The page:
DB: Did you have a musical childhood?

TD: In '84, when Motley Crue and all these bands came out, Def Leppard, that's when I really got into music. But in '87 when the "Appetite for Destruction" (Guns 'N' Roses) album came out, that really changed my life. I pulled the drums out of the closet and from that point on it was like everything I did was to try to make it in music. It was fun at times and then there's been times where it's like I should have listened to my dad and got a real job. But it's what I love the best though.

DB: What kind of education do you have; did you attend college?

TD laughs: Oh God no. If you're smart, you're going to work out a backup plan. If music doesn't work out like it does for most people, then you have a backup plan. But of course I wasn't that smart. I just went full force into music and luckily so far I haven't had to have a real job in about six years, so I'm OK right no.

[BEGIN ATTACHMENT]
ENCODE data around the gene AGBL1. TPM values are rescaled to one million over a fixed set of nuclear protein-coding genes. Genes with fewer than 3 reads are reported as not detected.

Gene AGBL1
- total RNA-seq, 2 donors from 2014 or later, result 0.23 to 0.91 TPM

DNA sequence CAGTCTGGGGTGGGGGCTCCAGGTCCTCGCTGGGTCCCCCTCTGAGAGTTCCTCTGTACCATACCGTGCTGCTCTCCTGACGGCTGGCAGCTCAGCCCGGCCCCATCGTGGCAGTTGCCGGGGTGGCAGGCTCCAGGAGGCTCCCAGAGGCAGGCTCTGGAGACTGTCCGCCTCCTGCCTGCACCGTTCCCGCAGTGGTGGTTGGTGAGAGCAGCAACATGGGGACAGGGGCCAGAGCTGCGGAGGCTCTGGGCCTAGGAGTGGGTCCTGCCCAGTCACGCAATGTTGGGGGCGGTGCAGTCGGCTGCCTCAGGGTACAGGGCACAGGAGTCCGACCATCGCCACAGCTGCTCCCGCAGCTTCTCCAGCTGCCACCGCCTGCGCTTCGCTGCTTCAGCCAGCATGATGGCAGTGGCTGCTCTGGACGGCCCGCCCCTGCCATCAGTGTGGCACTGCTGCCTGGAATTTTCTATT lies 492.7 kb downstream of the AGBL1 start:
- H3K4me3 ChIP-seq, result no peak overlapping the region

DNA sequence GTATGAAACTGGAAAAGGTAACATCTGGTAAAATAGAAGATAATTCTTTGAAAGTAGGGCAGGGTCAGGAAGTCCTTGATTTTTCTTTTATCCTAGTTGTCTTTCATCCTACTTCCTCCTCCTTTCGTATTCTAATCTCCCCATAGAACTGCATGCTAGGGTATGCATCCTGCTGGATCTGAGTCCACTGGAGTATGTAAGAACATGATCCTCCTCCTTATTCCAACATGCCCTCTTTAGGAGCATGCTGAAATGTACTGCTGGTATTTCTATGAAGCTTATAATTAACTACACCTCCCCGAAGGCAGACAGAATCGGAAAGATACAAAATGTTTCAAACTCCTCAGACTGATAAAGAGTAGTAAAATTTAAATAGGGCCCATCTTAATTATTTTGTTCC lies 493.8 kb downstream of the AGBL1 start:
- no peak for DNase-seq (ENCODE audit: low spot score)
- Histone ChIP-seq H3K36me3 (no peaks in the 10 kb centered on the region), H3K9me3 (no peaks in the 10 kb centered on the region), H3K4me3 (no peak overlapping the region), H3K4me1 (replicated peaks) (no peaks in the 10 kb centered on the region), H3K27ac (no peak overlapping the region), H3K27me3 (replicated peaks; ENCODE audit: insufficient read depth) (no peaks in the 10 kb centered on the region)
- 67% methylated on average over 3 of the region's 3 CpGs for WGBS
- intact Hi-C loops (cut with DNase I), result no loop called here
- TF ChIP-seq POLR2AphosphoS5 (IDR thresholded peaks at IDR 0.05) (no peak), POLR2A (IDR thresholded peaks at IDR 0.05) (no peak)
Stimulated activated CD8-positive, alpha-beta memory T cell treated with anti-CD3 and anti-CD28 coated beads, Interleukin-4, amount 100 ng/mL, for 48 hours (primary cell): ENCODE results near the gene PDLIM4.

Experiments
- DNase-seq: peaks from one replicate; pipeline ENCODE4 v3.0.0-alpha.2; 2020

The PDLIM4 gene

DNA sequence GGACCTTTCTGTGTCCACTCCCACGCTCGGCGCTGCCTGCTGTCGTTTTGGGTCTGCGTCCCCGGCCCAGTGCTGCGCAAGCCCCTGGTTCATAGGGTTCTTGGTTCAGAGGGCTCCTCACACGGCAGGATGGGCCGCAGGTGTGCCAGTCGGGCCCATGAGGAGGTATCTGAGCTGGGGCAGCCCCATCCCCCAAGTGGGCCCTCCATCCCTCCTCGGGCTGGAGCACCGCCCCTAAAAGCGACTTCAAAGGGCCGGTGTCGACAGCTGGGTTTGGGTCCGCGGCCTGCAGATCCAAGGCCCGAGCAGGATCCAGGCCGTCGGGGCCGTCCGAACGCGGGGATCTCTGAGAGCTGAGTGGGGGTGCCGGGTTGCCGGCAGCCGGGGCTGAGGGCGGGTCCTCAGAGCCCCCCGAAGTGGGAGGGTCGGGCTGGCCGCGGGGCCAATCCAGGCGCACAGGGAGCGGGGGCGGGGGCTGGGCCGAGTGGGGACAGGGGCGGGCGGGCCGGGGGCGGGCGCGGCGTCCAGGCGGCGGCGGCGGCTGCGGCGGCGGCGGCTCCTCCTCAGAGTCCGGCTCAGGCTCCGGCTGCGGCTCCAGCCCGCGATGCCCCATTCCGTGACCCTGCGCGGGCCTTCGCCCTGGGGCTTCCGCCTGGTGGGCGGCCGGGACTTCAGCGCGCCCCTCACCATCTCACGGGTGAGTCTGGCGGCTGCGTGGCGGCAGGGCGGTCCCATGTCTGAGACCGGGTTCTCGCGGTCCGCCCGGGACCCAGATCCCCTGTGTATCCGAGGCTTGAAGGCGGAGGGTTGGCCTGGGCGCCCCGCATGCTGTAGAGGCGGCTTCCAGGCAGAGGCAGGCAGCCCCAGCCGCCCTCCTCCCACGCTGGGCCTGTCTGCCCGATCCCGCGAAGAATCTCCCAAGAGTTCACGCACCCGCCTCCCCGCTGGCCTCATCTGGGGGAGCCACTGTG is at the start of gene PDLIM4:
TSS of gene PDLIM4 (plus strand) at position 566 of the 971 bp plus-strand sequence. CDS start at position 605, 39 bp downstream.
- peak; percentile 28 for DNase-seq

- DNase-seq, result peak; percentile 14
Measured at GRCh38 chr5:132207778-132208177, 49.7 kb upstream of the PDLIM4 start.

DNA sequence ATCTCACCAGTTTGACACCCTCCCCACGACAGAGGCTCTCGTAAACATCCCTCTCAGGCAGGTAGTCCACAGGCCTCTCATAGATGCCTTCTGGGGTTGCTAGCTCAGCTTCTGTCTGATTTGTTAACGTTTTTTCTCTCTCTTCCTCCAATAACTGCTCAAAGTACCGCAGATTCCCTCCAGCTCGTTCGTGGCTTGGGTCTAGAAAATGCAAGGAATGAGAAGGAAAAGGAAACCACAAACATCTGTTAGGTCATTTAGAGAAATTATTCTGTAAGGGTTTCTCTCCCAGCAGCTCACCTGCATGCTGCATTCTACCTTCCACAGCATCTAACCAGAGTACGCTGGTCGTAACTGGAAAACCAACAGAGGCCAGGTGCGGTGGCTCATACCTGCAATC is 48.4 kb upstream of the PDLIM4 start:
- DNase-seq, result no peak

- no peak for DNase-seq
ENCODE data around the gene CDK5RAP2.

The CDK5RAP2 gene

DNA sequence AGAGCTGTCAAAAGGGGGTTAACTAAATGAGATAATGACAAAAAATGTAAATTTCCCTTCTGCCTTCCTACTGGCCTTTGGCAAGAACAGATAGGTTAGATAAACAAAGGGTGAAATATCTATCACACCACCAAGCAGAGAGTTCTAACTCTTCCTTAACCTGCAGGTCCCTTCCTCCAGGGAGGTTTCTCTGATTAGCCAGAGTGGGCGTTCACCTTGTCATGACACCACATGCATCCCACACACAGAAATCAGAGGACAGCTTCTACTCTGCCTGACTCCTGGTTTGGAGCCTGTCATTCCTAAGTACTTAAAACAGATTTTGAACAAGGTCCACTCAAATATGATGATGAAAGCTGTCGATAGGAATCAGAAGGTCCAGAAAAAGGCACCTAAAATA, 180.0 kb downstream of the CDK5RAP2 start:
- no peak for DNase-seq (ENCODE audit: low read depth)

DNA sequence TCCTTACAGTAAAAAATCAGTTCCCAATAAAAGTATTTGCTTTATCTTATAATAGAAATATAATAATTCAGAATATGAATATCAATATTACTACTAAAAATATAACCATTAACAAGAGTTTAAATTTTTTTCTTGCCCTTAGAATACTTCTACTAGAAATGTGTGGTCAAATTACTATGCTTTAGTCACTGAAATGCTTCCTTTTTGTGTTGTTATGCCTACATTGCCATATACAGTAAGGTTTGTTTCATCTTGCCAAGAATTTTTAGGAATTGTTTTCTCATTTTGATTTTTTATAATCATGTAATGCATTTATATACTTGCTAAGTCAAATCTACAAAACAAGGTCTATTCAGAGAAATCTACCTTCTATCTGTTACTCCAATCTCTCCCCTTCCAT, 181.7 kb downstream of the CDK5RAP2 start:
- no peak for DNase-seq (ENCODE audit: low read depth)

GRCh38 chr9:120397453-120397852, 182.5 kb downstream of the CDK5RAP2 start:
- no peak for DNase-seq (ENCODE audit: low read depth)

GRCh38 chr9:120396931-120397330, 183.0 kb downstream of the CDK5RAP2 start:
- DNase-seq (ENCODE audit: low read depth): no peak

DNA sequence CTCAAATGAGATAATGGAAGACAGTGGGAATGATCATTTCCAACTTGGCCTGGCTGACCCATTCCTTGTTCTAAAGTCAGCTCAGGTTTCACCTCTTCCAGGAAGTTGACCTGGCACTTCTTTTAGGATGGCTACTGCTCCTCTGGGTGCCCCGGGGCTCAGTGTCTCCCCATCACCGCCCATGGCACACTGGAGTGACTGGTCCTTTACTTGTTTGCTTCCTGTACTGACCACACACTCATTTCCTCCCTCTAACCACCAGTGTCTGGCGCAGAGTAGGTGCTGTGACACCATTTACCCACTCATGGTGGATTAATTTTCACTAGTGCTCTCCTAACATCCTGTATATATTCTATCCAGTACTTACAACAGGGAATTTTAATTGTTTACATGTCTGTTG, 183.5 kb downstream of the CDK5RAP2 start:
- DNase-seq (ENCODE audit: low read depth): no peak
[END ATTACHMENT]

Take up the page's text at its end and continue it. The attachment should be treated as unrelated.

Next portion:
DB: What was your last job?

TD: My last job was delivering pizzas. My son was just born and I was delivering pizzas and doing demos at night and praying for something to happen and luckily it did.

DB: What do you do when you have family time?

TD, explains that he takes his family on tour with him: We just finished a tour in Europe and they were there. It makes it that much easier. We had 20 people on our bus because we were sharing with another band. It was tight, but everyone really got along so it was cool. When you're in France for a couple of days, it's nice to have people around you that you like because people over there are pretty bad.